Teachers from Top UK Private Schools say Period of Online Learning Helped to
Close the ‘Achievement Gap’ for Children who Need More Time to Learn

As a parent, you are likely to worry how much your child has been impacted by the pandemic in terms of their education, and I'm sure in the past, many of us have worried about how much attention your child pays in class. So it's really interesting to hear Hugh Viney, Headmaster at Minerva’s Virtual Academy, a virtual online learning school comment on the impact of the pandemic on teaching “We are definitely hearing a lot more traditional schoolteachers talking up the benefits of online learning. Learning has never been a ‘one size fits all’ approach, it just doesn’t work that way. "

(picture: Hugh Viney, Head Master at Minerva's Virtual Academy)



"During lockdown every child was exposed to learning online and had the flexibility to find their own path to achievement. In the classroom everything happens at once, for every child in that moment, regardless of ability, even though we are all different and work at varying speeds, so the potential to feel ‘not quite so bright as the person sat next to you’ is far greater and can be counterproductive to achievement. Every child should have the opportunity to be their ‘exceptional self’ regardless of how learning is delivered.  If a child needs more time to achieve the same results, give them more time.”


Minerva’s Virtual Academy has recently made several more appointments of teachers who have each chosen to move away from roles at traditional schools, in favour of teaching pupils remotely.  The rising number of teachers embracing new learning technologies, suggests that the recent period of online learning is impacting the future of education on so many different levels.  


As well as coming from several state schools across the country, a number of teachers have joined the Academy from top UK private schools including Wycombe Abbey in Buckinghamshire and Bethany Independent Boarding School in Kent, to name a few.  For many teachers, the pandemic has also uncovered gaps in educational success for those children who simply need more time to learn.


Katy Williams previously taught Geography at Bethany Independent School in Kent for eight years and has recently joined the Academy, she spoke about why she chose to move to teaching online,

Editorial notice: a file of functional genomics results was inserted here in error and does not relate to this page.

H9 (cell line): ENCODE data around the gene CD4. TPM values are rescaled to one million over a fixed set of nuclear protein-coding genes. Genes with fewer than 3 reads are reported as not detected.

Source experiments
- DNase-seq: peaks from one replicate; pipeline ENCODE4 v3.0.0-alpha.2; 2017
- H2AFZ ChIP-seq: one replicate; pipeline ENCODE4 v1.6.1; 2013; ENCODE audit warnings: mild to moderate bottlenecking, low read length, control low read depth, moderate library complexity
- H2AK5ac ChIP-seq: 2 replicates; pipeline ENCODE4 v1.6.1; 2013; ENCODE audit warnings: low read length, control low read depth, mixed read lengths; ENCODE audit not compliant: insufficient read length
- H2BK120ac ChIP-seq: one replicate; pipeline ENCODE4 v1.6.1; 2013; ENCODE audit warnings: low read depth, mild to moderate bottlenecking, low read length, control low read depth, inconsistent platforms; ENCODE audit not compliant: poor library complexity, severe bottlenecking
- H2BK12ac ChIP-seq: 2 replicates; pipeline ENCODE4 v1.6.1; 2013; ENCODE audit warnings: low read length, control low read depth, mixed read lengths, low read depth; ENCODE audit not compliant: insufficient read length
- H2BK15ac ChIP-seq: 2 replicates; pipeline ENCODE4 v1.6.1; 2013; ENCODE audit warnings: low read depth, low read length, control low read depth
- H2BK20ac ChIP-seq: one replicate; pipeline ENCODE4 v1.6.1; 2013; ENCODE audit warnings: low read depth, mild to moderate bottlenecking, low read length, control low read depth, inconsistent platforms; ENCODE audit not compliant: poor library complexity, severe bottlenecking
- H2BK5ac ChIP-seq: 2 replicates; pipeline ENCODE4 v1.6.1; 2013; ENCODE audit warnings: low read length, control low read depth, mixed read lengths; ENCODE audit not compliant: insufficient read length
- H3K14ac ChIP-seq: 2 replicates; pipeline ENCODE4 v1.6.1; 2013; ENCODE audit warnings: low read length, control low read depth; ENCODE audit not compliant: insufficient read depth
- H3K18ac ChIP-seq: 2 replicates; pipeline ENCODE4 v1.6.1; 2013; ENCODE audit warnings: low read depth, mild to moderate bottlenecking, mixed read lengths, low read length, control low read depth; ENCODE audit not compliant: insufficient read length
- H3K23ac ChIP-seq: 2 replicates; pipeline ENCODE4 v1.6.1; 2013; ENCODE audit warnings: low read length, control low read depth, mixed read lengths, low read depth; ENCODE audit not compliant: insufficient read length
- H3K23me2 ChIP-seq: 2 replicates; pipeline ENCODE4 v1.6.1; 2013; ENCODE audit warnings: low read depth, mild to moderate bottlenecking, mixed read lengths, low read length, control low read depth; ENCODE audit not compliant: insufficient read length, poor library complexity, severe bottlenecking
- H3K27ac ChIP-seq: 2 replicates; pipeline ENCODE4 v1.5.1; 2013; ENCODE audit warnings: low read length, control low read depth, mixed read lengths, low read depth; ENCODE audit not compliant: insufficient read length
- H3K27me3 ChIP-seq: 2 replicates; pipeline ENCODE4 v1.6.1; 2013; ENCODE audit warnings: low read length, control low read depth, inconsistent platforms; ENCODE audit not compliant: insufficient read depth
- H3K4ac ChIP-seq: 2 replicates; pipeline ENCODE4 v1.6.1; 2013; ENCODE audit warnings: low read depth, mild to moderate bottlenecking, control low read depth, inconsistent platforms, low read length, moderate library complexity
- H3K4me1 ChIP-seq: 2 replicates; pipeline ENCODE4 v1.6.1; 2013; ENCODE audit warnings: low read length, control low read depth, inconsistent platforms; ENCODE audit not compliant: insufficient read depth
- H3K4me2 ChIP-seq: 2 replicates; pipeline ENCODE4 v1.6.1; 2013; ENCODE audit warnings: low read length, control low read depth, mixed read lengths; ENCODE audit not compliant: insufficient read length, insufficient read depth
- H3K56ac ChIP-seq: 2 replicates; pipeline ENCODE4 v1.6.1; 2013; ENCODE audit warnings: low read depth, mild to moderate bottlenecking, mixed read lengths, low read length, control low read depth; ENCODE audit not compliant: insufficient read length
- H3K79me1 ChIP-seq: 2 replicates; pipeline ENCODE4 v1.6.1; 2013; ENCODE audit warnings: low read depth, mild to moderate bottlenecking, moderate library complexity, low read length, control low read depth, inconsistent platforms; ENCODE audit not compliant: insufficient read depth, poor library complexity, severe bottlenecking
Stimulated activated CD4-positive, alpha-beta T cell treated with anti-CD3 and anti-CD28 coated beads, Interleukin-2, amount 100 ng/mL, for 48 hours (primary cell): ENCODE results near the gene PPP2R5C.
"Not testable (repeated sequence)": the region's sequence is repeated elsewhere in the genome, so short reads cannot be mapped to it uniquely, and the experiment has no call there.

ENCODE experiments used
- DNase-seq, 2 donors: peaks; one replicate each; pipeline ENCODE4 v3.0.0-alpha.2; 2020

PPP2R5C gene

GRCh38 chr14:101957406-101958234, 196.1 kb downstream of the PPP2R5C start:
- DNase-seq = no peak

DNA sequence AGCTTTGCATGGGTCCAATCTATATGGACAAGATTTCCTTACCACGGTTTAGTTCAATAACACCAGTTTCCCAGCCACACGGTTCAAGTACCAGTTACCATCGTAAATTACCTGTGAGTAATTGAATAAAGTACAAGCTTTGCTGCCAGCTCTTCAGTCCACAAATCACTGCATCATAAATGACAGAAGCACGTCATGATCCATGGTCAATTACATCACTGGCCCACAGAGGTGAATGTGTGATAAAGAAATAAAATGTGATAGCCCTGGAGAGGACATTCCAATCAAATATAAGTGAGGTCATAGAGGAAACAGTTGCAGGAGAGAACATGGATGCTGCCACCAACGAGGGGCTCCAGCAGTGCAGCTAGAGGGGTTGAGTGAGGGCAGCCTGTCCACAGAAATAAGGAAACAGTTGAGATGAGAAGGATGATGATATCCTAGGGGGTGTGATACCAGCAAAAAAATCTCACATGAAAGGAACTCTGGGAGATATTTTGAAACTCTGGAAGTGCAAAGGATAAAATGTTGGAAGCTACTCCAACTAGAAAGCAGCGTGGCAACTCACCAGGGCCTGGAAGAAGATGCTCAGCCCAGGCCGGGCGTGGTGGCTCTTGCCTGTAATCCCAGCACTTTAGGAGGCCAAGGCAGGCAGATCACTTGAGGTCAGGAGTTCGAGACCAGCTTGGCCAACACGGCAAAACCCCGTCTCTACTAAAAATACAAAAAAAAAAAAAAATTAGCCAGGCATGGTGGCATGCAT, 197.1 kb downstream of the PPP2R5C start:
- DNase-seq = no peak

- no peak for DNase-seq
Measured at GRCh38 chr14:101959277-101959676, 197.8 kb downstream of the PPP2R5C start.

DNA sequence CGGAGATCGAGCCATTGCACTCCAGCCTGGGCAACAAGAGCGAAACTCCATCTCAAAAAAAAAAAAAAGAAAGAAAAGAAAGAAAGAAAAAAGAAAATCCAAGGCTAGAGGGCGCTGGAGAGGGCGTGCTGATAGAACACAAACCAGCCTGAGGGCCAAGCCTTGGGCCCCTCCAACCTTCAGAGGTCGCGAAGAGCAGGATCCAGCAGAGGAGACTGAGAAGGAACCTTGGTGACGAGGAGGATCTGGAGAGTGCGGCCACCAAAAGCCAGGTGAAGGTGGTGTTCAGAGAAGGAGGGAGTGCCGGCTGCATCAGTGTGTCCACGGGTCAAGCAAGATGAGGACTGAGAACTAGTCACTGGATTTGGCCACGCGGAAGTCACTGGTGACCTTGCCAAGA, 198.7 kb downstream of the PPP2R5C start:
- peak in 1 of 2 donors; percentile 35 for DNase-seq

“Aside from the greater flexibility that teaching remotely affords, the pandemic and prolonged period of school closures really forced me to re-evaluate just how important teachers are and how creative they have been to adapt to all of the technological and educational change and still deliver engaging learning. 


 I love teaching and remote learning has opened up a whole new world for me both from a career and lifestyle perspective.  I began to feel that digital learning would play a much wider role in education in the future and, I could also see that we had only scratched the surface in terms of its potential to deliver more personalised learning to children.  I could see that the role of the teacher was changing, and I knew that online education was something I wanted to be part of.  During lockdown, I could also see first-hand, how many pupils were benefiting from having more time and space to learn, without the time-driven constraints of the traditional classroom setting.”


Lawrence Tubb has spent 16 years in top UK boarding schools, he is Deputy Headmaster at Minerva’s Virtual Academy and was previously ex-Head of Music and Pastoral at Wycombe Abbey, he said:


 “The flexibility and accessibility I have witnessed through online learning is hugely inspiring.  Continuity of education is crucial right now and pupils should be encouraged to flourish emotionally and academically in a way that supports and nurtures achievement. While some will absolutely thrive within the realms of the traditional classroom, my journey into online learning has highlighted many different perspectives around how learning is delivered and how it can be used effectively across both traditional and online schooling in the future.  We are seeing greater self-reliance in terms of pupils taking ownership of their learning and the greater confidence that comes from children who are learning successfully at their own pace. There is still much for us to uncover, but few would disagree that virtual learning in education is here to stay.”


Emily Hawkins is also a teacher and mentor at Minerva’s Virtual Academy.  Speaking from experience, she said: “Probably one of the biggest areas of change I’m seeing while teaching online, is that pupils are able to follow a lesson at their own pace, the benefits of which have been emphasised during the recent period of remote schooling.  The truth is children don’t all learn at the same speed regardless of ability.  For some pupils, the 55-minute lesson format simply doesn't give them enough time to really absorb the information they are given. Online schooling gives them the chance to re-read, re-watch and re-write any material as many times as they need to, to ensure they properly understand the lesson; if they don’t, they can ask their teacher for more support.”




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